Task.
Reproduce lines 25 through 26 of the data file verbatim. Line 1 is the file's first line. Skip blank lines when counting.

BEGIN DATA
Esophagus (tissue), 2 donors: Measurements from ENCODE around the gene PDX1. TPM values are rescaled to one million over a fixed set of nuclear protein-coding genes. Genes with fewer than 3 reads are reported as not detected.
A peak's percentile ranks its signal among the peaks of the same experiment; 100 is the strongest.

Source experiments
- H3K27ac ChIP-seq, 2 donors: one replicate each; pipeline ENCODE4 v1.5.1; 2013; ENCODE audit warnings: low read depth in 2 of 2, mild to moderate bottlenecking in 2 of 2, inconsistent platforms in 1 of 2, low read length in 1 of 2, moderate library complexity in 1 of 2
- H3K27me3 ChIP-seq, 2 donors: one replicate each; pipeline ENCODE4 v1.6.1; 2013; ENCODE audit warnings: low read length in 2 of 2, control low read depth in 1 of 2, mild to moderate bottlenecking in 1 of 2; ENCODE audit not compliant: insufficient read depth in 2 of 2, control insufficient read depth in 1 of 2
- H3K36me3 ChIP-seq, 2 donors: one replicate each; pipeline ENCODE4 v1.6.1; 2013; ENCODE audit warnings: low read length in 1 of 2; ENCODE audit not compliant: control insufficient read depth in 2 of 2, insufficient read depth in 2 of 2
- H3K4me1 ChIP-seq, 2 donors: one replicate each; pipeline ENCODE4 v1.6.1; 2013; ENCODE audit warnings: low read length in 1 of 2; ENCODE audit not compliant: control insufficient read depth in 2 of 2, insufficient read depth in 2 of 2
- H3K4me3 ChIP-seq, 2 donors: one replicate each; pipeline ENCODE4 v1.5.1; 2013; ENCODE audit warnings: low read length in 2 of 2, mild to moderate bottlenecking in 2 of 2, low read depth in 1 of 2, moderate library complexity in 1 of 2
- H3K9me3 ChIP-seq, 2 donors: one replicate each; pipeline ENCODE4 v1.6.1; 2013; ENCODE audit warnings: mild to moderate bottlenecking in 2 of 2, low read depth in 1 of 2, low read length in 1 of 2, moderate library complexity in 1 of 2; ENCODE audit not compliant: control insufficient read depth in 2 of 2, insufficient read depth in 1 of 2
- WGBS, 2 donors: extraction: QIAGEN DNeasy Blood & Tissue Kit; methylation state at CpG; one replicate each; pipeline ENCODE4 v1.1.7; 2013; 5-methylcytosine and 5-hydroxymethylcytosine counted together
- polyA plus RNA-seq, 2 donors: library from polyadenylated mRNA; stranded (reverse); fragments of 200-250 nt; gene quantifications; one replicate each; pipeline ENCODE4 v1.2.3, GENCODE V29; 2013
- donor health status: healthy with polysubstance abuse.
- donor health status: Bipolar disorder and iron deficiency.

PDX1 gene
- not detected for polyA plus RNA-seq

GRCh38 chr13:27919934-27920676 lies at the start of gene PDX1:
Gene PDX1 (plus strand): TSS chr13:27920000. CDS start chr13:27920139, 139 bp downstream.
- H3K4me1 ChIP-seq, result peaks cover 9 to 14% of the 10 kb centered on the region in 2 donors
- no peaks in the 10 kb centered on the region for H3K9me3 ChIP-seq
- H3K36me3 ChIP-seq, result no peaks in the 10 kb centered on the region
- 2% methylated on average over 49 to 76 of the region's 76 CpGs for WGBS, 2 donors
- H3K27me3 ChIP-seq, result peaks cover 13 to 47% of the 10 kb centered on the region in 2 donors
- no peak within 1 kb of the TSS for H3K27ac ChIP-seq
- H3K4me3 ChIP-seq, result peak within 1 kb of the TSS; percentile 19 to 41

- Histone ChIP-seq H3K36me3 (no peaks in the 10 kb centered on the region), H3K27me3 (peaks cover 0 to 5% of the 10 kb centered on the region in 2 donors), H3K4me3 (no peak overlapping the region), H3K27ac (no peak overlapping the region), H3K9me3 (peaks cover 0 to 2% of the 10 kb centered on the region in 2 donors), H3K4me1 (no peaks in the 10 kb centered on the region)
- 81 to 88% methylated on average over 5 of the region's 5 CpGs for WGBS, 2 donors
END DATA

- Histone ChIP-seq H3K36me3 (no peaks in the 10 kb centered on the region), H3K27me3 (peaks cover 0 to 5% of the 10 kb centered on the region in 2 donors), H3K4me3 (no peak overlapping the region), H3K27ac (no peak overlapping the region), H3K9me3 (peaks cover 0 to 2% of the 10 kb centered on the region in 2 donors), H3K4me1 (no peaks in the 10 kb centered on the region)
- 81 to 88% methylated on average over 5 of the region's 5 CpGs for WGBS, 2 donors